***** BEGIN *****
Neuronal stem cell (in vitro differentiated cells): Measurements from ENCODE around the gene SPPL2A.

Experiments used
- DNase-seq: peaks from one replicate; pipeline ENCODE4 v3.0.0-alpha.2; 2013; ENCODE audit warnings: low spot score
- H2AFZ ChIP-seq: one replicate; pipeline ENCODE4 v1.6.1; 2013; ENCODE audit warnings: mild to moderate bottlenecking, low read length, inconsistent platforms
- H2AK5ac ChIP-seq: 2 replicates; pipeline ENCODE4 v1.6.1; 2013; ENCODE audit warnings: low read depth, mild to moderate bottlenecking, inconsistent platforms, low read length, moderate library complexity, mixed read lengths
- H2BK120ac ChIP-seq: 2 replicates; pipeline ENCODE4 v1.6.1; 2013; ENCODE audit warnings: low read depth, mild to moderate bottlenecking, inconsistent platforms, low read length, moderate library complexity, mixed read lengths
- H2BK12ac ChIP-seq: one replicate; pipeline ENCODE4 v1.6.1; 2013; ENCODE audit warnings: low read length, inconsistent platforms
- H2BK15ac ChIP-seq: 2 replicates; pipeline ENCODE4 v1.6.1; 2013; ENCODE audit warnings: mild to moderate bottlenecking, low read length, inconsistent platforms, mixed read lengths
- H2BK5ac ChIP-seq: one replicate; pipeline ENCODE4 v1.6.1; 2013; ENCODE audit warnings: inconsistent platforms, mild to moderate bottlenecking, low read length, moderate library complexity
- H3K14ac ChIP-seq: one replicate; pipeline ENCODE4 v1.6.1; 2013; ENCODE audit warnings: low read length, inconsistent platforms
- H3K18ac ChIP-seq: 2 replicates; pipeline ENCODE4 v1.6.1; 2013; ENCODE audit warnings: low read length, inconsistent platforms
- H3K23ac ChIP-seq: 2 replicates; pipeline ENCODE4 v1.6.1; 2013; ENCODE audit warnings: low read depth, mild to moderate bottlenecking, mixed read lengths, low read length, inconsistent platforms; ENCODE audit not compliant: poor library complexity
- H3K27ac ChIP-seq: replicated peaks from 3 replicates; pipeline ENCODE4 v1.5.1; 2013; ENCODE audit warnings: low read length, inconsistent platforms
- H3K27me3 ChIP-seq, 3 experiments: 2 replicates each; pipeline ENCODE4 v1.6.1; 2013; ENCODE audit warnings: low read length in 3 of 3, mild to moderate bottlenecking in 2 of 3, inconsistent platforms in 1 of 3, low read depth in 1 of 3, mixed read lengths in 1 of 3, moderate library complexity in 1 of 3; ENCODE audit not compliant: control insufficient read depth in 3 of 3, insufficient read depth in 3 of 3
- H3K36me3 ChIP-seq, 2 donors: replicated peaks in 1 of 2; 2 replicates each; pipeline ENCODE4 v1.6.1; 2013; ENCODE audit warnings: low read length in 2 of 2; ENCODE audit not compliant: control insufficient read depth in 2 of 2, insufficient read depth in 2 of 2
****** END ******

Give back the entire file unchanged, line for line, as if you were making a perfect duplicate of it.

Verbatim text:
Neuronal stem cell (in vitro differentiated cells): Measurements from ENCODE around the gene SPPL2A.

Experiments used
- DNase-seq: peaks from one replicate; pipeline ENCODE4 v3.0.0-alpha.2; 2013; ENCODE audit warnings: low spot score
- H2AFZ ChIP-seq: one replicate; pipeline ENCODE4 v1.6.1; 2013; ENCODE audit warnings: mild to moderate bottlenecking, low read length, inconsistent platforms
- H2AK5ac ChIP-seq: 2 replicates; pipeline ENCODE4 v1.6.1; 2013; ENCODE audit warnings: low read depth, mild to moderate bottlenecking, inconsistent platforms, low read length, moderate library complexity, mixed read lengths
- H2BK120ac ChIP-seq: 2 replicates; pipeline ENCODE4 v1.6.1; 2013; ENCODE audit warnings: low read depth, mild to moderate bottlenecking, inconsistent platforms, low read length, moderate library complexity, mixed read lengths
- H2BK12ac ChIP-seq: one replicate; pipeline ENCODE4 v1.6.1; 2013; ENCODE audit warnings: low read length, inconsistent platforms
- H2BK15ac ChIP-seq: 2 replicates; pipeline ENCODE4 v1.6.1; 2013; ENCODE audit warnings: mild to moderate bottlenecking, low read length, inconsistent platforms, mixed read lengths
- H2BK5ac ChIP-seq: one replicate; pipeline ENCODE4 v1.6.1; 2013; ENCODE audit warnings: inconsistent platforms, mild to moderate bottlenecking, low read length, moderate library complexity
- H3K14ac ChIP-seq: one replicate; pipeline ENCODE4 v1.6.1; 2013; ENCODE audit warnings: low read length, inconsistent platforms
- H3K18ac ChIP-seq: 2 replicates; pipeline ENCODE4 v1.6.1; 2013; ENCODE audit warnings: low read length, inconsistent platforms
- H3K23ac ChIP-seq: 2 replicates; pipeline ENCODE4 v1.6.1; 2013; ENCODE audit warnings: low read depth, mild to moderate bottlenecking, mixed read lengths, low read length, inconsistent platforms; ENCODE audit not compliant: poor library complexity
- H3K27ac ChIP-seq: replicated peaks from 3 replicates; pipeline ENCODE4 v1.5.1; 2013; ENCODE audit warnings: low read length, inconsistent platforms
- H3K27me3 ChIP-seq, 3 experiments: 2 replicates each; pipeline ENCODE4 v1.6.1; 2013; ENCODE audit warnings: low read length in 3 of 3, mild to moderate bottlenecking in 2 of 3, inconsistent platforms in 1 of 3, low read depth in 1 of 3, mixed read lengths in 1 of 3, moderate library complexity in 1 of 3; ENCODE audit not compliant: control insufficient read depth in 3 of 3, insufficient read depth in 3 of 3
- H3K36me3 ChIP-seq, 2 donors: replicated peaks in 1 of 2; 2 replicates each; pipeline ENCODE4 v1.6.1; 2013; ENCODE audit warnings: low read length in 2 of 2; ENCODE audit not compliant: control insufficient read depth in 2 of 2, insufficient read depth in 2 of 2